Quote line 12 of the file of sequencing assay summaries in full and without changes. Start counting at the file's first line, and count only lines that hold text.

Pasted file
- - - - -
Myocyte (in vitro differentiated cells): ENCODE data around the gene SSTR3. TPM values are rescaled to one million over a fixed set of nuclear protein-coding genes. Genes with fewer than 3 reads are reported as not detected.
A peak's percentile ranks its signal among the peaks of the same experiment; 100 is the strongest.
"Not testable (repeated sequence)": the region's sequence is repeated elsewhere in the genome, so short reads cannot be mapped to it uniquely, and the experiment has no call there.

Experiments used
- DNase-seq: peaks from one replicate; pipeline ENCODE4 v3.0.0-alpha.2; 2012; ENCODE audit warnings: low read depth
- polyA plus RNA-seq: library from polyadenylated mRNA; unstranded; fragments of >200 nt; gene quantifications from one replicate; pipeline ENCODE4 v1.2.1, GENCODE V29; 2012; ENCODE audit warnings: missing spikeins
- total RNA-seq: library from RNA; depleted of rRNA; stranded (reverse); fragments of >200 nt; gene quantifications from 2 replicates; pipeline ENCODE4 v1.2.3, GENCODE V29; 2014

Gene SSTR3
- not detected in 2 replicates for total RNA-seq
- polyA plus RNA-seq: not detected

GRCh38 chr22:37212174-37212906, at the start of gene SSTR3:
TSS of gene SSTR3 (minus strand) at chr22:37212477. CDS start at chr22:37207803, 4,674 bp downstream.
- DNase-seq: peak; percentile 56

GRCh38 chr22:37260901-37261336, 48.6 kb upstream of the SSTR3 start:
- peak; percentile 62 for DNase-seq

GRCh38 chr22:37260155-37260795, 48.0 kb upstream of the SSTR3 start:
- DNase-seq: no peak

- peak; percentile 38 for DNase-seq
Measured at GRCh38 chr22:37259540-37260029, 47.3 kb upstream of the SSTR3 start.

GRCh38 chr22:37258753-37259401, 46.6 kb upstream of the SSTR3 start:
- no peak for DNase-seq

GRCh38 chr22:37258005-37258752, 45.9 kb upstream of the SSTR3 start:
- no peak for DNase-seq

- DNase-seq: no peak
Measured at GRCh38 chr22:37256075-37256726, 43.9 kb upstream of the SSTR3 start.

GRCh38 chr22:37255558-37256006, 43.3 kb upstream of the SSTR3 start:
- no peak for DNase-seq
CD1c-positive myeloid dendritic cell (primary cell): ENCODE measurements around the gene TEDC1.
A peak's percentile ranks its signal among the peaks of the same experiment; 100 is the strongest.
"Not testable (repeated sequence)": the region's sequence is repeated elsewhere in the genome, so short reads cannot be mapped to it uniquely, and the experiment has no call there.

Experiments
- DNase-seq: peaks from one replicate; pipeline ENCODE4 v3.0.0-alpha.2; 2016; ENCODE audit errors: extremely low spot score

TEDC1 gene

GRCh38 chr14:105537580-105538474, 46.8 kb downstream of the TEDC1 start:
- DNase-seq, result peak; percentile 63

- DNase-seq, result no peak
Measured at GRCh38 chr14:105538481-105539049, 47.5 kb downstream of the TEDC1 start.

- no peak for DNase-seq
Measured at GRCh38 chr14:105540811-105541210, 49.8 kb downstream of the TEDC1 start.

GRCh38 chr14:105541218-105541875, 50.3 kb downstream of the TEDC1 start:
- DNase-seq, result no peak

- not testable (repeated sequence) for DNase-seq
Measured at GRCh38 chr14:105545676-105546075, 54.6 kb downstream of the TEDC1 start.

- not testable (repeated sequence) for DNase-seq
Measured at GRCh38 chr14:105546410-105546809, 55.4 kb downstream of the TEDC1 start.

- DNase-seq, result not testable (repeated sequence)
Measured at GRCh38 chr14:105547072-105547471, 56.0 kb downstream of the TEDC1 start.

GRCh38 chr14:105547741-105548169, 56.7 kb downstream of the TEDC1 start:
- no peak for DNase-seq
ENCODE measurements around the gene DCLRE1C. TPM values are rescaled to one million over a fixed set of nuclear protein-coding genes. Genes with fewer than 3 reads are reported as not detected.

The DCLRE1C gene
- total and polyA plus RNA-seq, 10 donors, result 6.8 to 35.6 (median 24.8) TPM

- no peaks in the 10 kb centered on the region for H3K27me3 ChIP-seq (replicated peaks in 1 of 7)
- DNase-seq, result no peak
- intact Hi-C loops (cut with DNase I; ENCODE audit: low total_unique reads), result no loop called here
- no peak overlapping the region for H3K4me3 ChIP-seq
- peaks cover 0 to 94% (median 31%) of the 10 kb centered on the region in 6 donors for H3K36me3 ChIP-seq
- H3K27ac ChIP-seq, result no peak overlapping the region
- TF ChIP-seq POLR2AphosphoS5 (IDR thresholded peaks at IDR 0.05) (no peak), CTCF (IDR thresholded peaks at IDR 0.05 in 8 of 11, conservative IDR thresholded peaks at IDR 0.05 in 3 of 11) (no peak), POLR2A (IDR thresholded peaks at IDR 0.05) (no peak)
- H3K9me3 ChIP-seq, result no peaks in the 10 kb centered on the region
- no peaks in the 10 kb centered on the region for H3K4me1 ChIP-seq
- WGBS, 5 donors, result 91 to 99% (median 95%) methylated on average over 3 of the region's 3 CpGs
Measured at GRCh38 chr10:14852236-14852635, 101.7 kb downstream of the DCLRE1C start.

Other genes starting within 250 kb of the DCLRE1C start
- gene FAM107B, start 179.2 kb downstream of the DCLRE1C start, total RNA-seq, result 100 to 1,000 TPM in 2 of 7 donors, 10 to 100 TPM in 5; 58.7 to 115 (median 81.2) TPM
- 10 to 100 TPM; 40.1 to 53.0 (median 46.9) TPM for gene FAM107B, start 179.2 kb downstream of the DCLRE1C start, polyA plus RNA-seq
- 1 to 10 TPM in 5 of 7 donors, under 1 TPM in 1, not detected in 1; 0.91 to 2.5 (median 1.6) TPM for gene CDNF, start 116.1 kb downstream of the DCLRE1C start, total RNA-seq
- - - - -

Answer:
TSS of gene SSTR3 (minus strand) at chr22:37212477. CDS start at chr22:37207803, 4,674 bp downstream.